Controlling the messaging is key, says her lawyer Bryan Freedman, who reveals tips on how to deal with such disasters.
It had all the makings of becoming the first lawsuit of 2017. Exactly 20 minutes before the ball dropped in Times Square, Mariah Carey failed to sing along to recordings of her hits “Emotions” and “We Belong Together” before a live worldwide audience. New Year’s Day saw her camp trade accusations with Dick Clark Productions, with Carey’s manager threatening legal action if DCP didn’t apologize for failing to resolve technical issues and allowing the diva to go onstage anyway. DCP fired back with a statement calling those suggestions “defamatory” and “outrageous.”
Still, no claims have yet been filed by either party. That’s in part because of proactive measures taken by Carey’s team. After an incident goes down,
you’re going to spend the next 24 to 72 hours doing everything legally possible to pressure the other side into some sort of messaging that makes sense for both people.says Bryan Freedman, who represents Carey in legal disputes.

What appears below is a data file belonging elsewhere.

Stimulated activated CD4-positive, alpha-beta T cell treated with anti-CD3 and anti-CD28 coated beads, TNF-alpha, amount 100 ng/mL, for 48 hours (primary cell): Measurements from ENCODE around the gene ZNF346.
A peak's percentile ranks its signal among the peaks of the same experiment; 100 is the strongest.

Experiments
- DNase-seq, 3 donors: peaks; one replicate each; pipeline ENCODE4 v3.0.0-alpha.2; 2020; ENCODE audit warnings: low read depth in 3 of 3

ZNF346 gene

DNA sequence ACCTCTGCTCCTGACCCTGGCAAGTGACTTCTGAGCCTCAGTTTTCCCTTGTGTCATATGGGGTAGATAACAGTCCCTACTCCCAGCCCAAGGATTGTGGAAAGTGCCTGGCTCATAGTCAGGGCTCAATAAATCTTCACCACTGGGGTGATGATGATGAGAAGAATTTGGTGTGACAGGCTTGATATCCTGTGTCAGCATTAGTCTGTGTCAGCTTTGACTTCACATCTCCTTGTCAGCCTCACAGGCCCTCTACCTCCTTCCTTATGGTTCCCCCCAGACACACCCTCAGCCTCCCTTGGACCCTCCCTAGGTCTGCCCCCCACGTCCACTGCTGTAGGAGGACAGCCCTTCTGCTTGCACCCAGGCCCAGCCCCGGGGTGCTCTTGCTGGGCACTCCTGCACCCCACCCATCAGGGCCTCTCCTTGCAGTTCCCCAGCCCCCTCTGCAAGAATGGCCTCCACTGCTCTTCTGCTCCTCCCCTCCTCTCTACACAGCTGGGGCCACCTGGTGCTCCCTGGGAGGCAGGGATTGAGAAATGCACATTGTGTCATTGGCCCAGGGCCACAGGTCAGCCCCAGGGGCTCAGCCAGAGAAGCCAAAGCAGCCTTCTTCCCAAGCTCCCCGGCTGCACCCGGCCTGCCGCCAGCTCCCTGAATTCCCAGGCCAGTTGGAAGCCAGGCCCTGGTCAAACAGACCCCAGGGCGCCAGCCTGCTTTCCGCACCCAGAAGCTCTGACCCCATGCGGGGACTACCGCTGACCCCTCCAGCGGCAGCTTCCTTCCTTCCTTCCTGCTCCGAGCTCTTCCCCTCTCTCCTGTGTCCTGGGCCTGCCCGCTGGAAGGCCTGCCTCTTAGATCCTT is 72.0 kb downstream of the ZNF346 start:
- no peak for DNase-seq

He criticizes the Times Square audio producer for denying any malfunctions on his end.
Instead of recognizing that you have a covenant of good faith and fair dealing. No one wants to hear that you’re going to blame the artist the first time there’s a problem.says Freeman
Freedman also advises against filing defamation claims too hastily. “Ask yourself if you’re adding to the negative notoriety.” But if a situation warrants a lawyer like Freedman getting involved, it’s important to draft a complaint in a way that strongly conveys the client’s perspective from the outset, since “the media reads just the first couple of pages, and what’s in the papers is going to be the story.” To him, Mimi’s messaging — she tweeted “shit happens” two hours into the new year — was flawless.
This story first appeared in the April 26 issue of The Hollywood Reporter magazine.